Gold medals, acid rain


Now that the games are over and the medals counted, we should bear in mind the words of Fritz Marz, president of the German Alpine Organization: "The Alps are being literally reconstructed because the good Lord was obviously not a skier."

Raped might be a better word.

The Albertville Olympics may have been a mother lode of white gold for a few corporate sponsors and international athletes, but "mining" the mountains has exacted a terrible price: the destruction of the very environment the event was meant to honor and celebrate.

An entire region was permanently scarred to provide two weeks of televisual delights.

Albertville itself was transformed into Alphaville, with 32 lanes of traffic entering and leaving an artificially inflated boom town.

To create the Olympic sites, which spread over an area of 74 square miles, 3 million cubic feet of earth were carved out of the mountains in the buffer zone around a national park.

More than 60 acres of trees were cut down. Alpine pastures were scraped smooth, new landscapes created.

Highways, tunnels, bridges, viaducts, hotel complexes, parking lots and waste dumps were created in a mountain region where the environment was already in jeopardy. No expense was spared.

At Courchevel, a design for an inexpensive, ecologically sound metal ski jump was rejected in favor of a concrete colossus so heavy it had to be anchored into the mountain by dozens of 100-ton anchors.

For three years the residents of La Plagne (10 hotels, 106 ski lifts, 118 downhill runs) had to endure construction work on the 1,500-meter bobsled run, whose final turn protrudes into the town.

To ensure that the artificial ice remained at the correct temperature, a cooling system with 50 miles of pipe, containing more than 40 tons of toxic ammonia, was installed. The run was closed by the ministry of the environment until local residents were issued gas masks in case of a leak.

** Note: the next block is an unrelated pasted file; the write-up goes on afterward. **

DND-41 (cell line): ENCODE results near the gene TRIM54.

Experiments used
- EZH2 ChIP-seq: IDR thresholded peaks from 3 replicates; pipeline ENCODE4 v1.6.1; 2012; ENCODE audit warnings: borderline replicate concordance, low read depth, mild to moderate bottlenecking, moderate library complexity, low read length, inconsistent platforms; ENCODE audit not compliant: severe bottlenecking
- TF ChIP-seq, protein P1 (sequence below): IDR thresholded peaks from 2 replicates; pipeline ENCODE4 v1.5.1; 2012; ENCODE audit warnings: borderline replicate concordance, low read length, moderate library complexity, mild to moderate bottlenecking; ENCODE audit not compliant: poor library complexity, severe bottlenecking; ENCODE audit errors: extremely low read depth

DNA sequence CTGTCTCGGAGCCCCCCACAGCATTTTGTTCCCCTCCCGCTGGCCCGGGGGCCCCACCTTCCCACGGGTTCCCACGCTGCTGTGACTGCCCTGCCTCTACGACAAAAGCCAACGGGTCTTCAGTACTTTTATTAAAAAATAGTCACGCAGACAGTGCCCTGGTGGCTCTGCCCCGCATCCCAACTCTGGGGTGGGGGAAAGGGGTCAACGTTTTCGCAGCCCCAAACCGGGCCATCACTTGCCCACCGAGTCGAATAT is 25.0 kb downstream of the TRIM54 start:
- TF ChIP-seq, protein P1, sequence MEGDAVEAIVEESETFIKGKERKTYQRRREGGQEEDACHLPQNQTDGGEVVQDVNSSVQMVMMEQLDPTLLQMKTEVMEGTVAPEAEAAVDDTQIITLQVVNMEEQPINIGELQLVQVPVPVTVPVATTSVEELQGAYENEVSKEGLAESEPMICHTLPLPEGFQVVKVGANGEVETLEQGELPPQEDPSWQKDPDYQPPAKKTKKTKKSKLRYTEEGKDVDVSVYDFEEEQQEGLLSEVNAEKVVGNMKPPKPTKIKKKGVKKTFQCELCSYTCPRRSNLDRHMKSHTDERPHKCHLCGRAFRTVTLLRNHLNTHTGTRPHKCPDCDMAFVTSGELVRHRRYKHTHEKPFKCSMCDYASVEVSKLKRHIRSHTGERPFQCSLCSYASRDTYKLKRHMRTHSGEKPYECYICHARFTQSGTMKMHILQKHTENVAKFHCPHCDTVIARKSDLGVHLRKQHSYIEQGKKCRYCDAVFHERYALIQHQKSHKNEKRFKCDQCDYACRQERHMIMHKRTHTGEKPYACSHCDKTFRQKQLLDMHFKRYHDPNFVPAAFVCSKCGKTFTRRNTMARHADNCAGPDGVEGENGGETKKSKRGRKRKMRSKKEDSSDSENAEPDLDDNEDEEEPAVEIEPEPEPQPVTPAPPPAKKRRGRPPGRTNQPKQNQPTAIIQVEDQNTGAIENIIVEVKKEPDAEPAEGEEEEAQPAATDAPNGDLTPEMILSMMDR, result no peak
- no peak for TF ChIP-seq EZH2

A key man behind the games was Michel Barnier, a local member of parliament and author of "The Ecological Challenge: One for All." Mr. Barnier helped create an event that may permanently scar what an International Union for the Conservation of Nature has called "the most threatened mountain system in the world."

But let's be evenhanded here. The Winter Olympics were only the most dramatic illustration of the damage wrought by the ski boom. Since 1960, 40,000 ski runs and 12,000 ski lifts have been constructed in the Alps.

In that time seasonal visitors have increased fivefold, from 40 million to 50 million people a year, compared with the region's permanent population of 7 million.

A recent report by the International Center for Alpine Environments in France contends that downhill skiing is the most damaging human activity in the Alps. Development in the region over the last 20 years, the study said, has been "completely anarchic." If this trend continues, a third of the woodland in the Alps will be gone by 2050, mainly from acid rain damage caused by emissions from traffic and power stations.

Trees anchor the soil, stabilize the water table and shelter roads and villages from avalanches. If they disappear, soil erosion, desertification and then disaster will follow.

In addition the Alps contain the busiest mountain road network in the world, bearing 20 percent of all passengers and 15 percent of all goods transported in Western Europe.

Increased industry and human wastes have led to the pollution of mountain lakes. More dams have been quarried out of the mountains to meet increased demand for electricity.

The same conflict between development and conservation is also found to varying degrees at ski resorts in the United States, notably in Colorado and in the Adirondacks.

Perhaps the destruction of Albertville will serve a salutary purpose. Perhaps future Olympics will require environmental impact statements. Organizers at the next venue, Lillehammer in Norway, claim theirs will be the first "green games."

This trend may even result in the establishment of fixed venues to replace the current Olympic traveling circus.

Similarly, there is high-level pressure, principally from Prince Sadruddin Aga Khan, chairman of Alp Action, an environmental group, to modify the Olympic charter to unite environmental principles with the games' humanitarian aims.

To the five rings that symbolize international harmony we can then add a sixth to confirm our commitment to the rest of the living world.

John May is author of "The Greenpeace Book of Antarctica."

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